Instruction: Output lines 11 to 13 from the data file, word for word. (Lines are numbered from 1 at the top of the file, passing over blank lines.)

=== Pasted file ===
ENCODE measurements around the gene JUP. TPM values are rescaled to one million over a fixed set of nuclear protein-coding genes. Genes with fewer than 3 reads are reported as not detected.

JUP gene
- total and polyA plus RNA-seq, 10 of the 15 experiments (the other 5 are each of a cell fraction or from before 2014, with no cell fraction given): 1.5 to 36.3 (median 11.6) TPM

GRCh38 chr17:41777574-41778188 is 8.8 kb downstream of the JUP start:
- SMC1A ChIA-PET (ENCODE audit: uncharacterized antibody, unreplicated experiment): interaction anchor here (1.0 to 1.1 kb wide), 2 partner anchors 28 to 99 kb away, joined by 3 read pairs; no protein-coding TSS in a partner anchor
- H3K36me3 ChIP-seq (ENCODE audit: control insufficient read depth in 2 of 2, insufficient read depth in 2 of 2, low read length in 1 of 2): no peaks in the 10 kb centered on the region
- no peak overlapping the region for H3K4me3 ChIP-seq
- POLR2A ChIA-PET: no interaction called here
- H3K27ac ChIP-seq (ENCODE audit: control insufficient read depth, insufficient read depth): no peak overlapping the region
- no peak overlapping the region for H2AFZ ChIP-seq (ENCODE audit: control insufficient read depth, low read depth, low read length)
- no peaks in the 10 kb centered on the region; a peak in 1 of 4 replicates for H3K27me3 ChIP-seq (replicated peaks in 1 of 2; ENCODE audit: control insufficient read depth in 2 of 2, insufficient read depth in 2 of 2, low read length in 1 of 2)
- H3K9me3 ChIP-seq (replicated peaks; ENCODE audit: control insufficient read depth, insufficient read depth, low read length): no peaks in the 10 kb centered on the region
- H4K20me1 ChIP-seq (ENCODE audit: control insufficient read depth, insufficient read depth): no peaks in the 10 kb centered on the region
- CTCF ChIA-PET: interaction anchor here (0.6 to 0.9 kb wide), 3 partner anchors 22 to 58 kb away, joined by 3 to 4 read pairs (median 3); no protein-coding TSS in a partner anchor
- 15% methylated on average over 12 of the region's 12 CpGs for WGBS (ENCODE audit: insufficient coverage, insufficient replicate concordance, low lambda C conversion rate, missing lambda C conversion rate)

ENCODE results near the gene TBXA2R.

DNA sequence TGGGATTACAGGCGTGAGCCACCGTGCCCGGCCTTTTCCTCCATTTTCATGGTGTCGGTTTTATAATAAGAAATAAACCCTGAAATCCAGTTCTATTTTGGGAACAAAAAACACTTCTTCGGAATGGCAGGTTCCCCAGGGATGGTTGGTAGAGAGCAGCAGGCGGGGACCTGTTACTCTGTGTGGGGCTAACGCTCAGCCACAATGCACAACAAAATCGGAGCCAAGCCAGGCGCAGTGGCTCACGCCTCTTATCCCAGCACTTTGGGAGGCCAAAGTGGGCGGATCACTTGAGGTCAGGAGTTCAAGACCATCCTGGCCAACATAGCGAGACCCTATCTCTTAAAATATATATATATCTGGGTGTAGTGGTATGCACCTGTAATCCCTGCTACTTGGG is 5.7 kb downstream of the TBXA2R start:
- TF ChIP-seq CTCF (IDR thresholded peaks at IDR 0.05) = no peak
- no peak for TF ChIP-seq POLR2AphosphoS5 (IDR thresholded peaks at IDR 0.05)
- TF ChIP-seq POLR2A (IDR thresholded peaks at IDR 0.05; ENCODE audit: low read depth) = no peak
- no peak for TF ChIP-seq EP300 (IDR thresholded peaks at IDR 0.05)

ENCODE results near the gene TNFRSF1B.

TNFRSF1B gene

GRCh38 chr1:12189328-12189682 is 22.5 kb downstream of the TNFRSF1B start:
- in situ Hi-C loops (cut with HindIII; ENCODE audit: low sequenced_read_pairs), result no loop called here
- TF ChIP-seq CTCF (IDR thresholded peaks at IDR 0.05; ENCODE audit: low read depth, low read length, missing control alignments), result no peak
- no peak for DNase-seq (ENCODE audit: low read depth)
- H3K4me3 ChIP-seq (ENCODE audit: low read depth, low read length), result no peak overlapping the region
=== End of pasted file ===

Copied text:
- no peaks in the 10 kb centered on the region; a peak in 1 of 4 replicates for H3K27me3 ChIP-seq (replicated peaks in 1 of 2; ENCODE audit: control insufficient read depth in 2 of 2, insufficient read depth in 2 of 2, low read length in 1 of 2)
- H3K9me3 ChIP-seq (replicated peaks; ENCODE audit: control insufficient read depth, insufficient read depth, low read length): no peaks in the 10 kb centered on the region
- H4K20me1 ChIP-seq (ENCODE audit: control insufficient read depth, insufficient read depth): no peaks in the 10 kb centered on the region